Keep Your Pets Safe and Your Christmas Merry

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A Few Tips and Tidbits To Make Your Holidays Purrfect

The holiday season is a busy time with parties and family gatherings to worry about. With so much on our minds, it’s easy to forget the pets in our lives and the special needs they have. A few bad moves can spell danger for your fur babies, so be sure to keep those potential issues in mind.

Be mindful of your decorations

Plants are a popular decoration for the home, but many of them are dangerous or fatal for pets. Sprigs of holly, for example, can “cause pets to suffer nausea, vomiting and diarrhea” said Penny Pearsall, community relations manager for Capital Area Humane Society. “Mistletoe can cause gastrointestinal upset and cardiovascular problems.” Lilies, another popular plant, can “cause kidney failure in cats if ingested.” 

You don’t have to avoid plants entirely, though. Instead of picking up their real versions, look to artificial plants to spruce up your home. They come in plastic or silk, look just as good and are much safer.

Christmas trees pose the dangers of scratches on your pet as well as stagnant water that houses tons of bacteria. On top of that is the constant fear of the tree tipping over and hurting someone in the process. If you aren’t able to invest in a decent artificial tree, make sure your real tree is anchored down and no pets drink from its water.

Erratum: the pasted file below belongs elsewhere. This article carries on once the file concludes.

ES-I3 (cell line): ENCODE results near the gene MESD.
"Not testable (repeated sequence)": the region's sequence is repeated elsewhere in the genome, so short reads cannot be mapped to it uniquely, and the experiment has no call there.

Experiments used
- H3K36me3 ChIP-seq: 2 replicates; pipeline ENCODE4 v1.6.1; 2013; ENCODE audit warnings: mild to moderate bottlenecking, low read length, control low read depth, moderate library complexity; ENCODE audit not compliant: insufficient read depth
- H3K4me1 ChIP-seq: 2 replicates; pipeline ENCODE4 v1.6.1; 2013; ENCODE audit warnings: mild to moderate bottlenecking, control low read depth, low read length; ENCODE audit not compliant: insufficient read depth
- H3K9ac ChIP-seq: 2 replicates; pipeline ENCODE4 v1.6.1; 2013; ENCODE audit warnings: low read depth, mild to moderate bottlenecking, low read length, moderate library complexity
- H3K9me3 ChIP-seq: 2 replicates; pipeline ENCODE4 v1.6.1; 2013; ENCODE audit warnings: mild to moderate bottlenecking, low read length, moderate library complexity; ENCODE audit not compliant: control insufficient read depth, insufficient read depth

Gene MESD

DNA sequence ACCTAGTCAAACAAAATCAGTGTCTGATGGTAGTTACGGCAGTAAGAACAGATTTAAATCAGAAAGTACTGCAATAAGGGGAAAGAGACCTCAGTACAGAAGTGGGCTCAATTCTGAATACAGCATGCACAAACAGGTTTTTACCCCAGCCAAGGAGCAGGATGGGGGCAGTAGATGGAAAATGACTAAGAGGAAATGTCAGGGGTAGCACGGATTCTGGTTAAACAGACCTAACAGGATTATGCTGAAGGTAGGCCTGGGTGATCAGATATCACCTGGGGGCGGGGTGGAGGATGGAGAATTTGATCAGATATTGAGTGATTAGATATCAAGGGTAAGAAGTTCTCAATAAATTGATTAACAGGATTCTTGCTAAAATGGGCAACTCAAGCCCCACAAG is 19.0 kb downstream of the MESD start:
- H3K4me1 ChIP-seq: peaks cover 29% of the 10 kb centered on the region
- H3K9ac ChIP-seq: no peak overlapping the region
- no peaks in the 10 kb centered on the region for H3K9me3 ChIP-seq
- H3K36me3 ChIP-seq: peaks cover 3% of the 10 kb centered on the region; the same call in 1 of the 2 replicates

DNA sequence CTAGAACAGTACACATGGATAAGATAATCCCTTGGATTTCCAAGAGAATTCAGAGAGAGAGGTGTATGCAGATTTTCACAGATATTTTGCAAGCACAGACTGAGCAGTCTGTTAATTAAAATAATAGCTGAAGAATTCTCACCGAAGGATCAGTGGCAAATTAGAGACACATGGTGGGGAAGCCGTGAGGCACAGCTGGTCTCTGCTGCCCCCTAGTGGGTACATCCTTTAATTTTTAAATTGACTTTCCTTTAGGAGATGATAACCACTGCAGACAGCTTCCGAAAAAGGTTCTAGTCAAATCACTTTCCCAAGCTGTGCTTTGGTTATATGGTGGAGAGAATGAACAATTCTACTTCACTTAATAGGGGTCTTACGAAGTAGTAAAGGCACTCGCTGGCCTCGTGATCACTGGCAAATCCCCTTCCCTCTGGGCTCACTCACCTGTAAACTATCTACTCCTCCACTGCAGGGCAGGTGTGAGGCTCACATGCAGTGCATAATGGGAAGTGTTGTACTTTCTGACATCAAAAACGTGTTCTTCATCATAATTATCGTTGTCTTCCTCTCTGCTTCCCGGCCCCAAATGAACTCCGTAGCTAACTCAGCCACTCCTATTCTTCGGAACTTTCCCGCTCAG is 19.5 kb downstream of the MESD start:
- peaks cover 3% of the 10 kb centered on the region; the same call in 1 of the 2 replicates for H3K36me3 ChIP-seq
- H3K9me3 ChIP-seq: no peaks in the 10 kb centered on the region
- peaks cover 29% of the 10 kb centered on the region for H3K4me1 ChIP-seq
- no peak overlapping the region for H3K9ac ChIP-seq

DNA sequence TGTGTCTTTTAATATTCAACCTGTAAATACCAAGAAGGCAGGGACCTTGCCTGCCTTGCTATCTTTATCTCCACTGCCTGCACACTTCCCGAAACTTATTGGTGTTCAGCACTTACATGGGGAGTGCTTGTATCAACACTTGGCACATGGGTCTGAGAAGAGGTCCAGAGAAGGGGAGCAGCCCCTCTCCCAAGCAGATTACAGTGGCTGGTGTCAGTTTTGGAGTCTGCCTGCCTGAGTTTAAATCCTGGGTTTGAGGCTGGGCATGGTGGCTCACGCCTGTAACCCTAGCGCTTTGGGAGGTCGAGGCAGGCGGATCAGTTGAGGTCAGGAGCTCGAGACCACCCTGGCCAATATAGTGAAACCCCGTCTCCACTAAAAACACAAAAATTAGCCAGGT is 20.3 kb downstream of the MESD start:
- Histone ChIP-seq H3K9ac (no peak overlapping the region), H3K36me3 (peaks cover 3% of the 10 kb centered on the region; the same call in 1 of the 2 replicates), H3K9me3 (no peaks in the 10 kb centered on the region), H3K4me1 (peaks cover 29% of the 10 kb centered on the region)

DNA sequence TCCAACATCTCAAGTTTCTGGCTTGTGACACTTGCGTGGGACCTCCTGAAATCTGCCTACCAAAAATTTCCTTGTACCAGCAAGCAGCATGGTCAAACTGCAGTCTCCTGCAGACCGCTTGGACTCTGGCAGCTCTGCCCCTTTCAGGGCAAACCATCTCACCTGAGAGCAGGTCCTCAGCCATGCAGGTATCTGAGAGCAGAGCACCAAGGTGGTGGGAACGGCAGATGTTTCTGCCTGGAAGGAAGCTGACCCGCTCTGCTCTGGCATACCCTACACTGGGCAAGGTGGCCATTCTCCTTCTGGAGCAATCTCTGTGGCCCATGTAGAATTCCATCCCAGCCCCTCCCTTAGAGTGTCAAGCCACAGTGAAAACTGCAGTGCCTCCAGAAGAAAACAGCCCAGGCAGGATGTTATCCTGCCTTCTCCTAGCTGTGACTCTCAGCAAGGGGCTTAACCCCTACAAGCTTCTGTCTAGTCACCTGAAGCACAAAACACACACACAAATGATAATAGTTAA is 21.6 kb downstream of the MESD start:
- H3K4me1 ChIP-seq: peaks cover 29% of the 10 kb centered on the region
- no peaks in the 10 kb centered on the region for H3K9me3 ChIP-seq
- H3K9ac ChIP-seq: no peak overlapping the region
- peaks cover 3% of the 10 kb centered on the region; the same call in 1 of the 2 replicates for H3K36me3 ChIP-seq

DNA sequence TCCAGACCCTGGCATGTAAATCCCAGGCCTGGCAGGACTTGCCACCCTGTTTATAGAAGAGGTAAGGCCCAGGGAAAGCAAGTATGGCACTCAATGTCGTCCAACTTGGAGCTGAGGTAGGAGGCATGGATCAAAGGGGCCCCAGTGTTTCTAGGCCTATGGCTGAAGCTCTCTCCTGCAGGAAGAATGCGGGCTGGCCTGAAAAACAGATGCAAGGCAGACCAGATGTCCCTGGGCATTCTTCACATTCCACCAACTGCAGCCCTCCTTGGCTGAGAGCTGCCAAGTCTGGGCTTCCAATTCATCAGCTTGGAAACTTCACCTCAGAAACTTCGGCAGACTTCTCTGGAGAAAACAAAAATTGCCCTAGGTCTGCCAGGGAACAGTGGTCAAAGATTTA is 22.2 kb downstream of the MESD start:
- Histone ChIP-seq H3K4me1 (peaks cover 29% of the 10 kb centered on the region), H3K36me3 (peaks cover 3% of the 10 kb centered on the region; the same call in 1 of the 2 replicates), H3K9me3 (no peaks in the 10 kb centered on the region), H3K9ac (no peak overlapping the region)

Pets as gifts

 “In the past, most shelters felt it was a bad idea to give pets as a gift,” Pearsall said, before pointing out that studies by the American Society for the Prevention of Cruelty to Animals show “no increased risk of relinquishment for dogs and cats received as gifts.” The studies also show that there is no decrease in love for a pet received as a gift either, even if it was a complete surprise.

But while giving a pet as a gift may not be as bad as previously thought, there are some legitimate concerns to think about. Holidays are a hectic, busy time. Having a new pup or kitty to take care of while balancing everything else on top of that may prove to be too much for many people.

In that situation, Pearsall suggested  “bringing a new pet home a week or so later, when things calm down.” The Capital Area Humane Society sells gift certificates that make great gifts and allow somebody to pick out his or her new fur baby when the timing is right. You can find more information on their webpage, cahs-lansing.org, or call them at (517) 626-6060.